An alarming rise in attacks by cyber criminals has exposed users of social networking sites such as Facebook and Twitter to risks of identity theft, spam and malware infiltration in the last one year, a study says.

According to the survey by global IT security and data protection firm Sophos, criminals have increasingly focused attacks on users of social networking sites in last 12 months with an explosion in reports of spam and malware.

About 57 per cent of users have been spammed via social networking sites, a rise of 70.6 per cent from last year, while 36 per cent received malware via them, a rise of 69.8 per cent, it said.

“Computer users are spending more time on social networks, sharing sensitive and valuable personal information and hackers have sniffed out where the money is to be made,” Sophos senior technology consultant Graham Cluley said.

“A dramatic rise in attacks last year tells us that social networks and their millions of users have to do more to protect themselves from organised cybercrime or risk falling prey to identity theft schemes, scams and malware attacks.”

Sophos surveyed over 500 firms and found that 72 per cent are concerned that employee behaviour on social networking sites exposes their businesses to danger and puts corporate infrastructure and sensitive data at risk.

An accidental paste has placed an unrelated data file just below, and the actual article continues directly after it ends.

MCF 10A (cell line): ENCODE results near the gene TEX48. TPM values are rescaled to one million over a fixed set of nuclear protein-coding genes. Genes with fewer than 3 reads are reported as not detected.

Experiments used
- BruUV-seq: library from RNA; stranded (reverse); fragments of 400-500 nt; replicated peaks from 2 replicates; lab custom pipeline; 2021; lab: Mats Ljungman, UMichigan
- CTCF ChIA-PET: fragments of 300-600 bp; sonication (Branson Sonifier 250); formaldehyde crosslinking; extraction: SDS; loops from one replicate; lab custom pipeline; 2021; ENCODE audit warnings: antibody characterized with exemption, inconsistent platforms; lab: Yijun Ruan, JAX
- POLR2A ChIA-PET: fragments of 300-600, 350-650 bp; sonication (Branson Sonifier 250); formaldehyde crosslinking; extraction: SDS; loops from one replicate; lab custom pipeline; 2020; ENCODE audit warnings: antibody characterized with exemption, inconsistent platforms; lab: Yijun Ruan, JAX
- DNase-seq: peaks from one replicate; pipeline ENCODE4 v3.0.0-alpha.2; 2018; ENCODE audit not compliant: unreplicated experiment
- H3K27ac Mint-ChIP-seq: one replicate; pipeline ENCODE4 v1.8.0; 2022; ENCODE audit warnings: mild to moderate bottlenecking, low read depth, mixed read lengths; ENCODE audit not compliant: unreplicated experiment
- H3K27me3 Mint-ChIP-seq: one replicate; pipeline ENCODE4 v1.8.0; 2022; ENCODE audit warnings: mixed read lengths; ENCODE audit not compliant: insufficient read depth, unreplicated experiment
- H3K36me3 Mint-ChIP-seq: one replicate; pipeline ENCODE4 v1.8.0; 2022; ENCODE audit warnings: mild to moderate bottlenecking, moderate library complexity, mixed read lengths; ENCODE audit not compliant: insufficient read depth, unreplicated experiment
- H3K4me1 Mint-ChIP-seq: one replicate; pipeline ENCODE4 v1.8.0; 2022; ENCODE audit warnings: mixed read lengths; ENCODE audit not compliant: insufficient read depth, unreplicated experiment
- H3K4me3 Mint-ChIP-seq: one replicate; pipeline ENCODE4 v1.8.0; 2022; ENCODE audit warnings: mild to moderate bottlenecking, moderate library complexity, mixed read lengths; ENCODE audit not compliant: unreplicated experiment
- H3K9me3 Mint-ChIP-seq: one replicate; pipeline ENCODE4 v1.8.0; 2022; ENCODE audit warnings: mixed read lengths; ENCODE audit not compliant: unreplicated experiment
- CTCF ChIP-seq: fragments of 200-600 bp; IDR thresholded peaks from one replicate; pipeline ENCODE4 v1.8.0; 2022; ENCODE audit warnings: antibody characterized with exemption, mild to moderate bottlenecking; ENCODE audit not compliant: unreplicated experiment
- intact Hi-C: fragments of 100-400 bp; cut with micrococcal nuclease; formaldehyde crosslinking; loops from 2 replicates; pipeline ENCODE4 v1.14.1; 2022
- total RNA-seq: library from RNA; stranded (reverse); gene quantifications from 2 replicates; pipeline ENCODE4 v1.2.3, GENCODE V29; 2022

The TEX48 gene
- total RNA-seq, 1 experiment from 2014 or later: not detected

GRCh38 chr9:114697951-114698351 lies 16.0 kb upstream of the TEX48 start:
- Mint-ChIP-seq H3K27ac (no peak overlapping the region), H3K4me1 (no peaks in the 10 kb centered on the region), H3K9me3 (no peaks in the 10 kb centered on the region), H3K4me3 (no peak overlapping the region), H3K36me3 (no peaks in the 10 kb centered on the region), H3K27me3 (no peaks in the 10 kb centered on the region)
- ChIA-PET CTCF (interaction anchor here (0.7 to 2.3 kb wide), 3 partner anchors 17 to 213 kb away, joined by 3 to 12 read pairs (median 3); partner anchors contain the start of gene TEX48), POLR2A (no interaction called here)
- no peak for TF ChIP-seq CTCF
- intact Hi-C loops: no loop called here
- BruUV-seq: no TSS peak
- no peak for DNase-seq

When asked, which social network they believed posed the biggest security risk, 60 per cent respondents named Facebook, followed by MySpace (18 per cent), Twitter( 17 per cent) and LinkedIn (four per cent).

“We shouldn’t forget that Facebook is by far the largest social network — and you’ll find more bad apples in the biggest orchard,” Mr. Cluley said.

The truth is that the security team at Facebook works hard to counter threats on their site — it’s just that policing 350 million users can’t be an easy job for anyone, Mr. Cluley added.

The “Social Security” survey is a part of Sophos’ 2010 Security Threat Report, which explores current and emerging computer security trends.

The report reveals that criminals identify potential victims on social networks and then attack them, both at home and at work.

Sophos believes that many Web 2.0 sites are concentrating too much on growing their market share at the expense of properly defending their existing users from Internet threats.